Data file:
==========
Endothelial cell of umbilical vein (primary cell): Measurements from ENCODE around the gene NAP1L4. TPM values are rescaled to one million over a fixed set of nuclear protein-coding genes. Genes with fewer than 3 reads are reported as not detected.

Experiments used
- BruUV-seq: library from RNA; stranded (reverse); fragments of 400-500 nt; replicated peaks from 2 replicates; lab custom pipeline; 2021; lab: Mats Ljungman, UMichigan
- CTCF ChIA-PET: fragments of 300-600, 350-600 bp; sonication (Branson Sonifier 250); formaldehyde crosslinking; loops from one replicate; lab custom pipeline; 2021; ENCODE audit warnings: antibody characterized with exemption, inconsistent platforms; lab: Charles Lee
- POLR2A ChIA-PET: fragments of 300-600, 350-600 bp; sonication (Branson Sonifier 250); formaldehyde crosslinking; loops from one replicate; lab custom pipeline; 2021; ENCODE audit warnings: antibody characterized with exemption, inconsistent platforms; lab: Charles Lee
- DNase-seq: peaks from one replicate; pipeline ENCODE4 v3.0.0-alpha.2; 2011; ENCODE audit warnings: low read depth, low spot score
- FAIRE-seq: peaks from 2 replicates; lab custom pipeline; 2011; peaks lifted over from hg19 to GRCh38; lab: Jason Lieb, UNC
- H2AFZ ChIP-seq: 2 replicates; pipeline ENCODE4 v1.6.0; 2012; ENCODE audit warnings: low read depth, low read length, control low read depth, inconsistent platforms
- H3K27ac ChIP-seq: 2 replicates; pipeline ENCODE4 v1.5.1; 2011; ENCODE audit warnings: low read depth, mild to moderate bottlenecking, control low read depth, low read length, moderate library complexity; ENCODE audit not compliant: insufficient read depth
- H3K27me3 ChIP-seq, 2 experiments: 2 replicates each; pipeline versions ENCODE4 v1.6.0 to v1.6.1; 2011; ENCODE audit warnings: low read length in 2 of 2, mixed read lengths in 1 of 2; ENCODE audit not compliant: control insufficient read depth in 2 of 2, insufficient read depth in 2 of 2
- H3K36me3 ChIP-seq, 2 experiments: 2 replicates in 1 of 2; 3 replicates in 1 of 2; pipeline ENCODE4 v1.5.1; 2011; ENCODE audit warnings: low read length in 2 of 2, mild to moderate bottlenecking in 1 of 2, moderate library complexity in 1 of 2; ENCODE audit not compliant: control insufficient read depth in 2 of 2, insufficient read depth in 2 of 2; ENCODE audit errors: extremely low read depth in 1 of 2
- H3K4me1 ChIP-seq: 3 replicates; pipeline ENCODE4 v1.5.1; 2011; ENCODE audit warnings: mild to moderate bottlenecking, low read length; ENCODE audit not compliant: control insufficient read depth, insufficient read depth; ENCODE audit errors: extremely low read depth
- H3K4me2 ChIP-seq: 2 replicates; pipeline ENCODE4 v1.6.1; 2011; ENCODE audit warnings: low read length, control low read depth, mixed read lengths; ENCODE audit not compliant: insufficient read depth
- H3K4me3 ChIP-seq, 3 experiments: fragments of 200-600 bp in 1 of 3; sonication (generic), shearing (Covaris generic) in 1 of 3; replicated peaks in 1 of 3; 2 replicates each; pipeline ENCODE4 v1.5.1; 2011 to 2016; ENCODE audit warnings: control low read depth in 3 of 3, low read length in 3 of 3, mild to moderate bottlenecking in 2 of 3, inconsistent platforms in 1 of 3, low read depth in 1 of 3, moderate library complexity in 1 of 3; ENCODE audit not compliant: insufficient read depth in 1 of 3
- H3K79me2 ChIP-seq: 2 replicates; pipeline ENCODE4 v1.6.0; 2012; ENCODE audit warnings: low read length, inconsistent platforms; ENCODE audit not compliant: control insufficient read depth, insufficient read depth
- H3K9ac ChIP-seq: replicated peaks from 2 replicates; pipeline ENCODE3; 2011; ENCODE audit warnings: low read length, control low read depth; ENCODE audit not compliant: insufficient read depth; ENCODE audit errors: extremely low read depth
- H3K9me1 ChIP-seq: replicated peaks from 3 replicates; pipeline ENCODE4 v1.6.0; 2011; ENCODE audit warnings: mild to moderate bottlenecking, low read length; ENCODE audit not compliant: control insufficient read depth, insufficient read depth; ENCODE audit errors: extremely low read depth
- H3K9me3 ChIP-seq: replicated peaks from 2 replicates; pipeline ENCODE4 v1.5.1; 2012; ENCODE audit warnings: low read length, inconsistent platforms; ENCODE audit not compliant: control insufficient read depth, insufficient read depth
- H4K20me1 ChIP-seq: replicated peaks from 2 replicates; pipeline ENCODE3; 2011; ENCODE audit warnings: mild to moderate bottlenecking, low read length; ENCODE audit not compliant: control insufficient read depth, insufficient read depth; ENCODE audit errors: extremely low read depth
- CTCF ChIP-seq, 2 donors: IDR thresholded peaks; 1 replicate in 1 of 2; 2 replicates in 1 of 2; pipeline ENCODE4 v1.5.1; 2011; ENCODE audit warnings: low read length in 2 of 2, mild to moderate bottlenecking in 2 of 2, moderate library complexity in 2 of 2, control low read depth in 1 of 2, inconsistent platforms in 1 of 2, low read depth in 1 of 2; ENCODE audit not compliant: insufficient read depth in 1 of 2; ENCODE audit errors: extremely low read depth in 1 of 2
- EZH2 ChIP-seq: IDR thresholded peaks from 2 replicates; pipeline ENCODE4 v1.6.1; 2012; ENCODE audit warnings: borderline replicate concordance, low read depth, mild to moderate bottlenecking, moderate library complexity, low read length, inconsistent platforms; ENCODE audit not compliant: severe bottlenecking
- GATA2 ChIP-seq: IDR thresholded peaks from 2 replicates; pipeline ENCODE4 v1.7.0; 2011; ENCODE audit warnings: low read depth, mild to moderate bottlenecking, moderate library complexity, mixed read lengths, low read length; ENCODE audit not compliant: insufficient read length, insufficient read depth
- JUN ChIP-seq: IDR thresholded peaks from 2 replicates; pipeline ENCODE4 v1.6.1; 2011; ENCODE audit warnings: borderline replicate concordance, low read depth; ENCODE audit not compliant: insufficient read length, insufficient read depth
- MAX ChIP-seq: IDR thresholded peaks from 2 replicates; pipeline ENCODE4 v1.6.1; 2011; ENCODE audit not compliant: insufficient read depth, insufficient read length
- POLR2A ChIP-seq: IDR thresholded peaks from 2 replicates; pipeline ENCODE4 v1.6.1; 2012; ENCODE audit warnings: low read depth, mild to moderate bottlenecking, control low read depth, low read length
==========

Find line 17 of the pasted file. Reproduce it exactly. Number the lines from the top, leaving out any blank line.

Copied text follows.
- H3K9me1 ChIP-seq: replicated peaks from 3 replicates; pipeline ENCODE4 v1.6.0; 2011; ENCODE audit warnings: mild to moderate bottlenecking, low read length; ENCODE audit not compliant: control insufficient read depth, insufficient read depth; ENCODE audit errors: extremely low read depth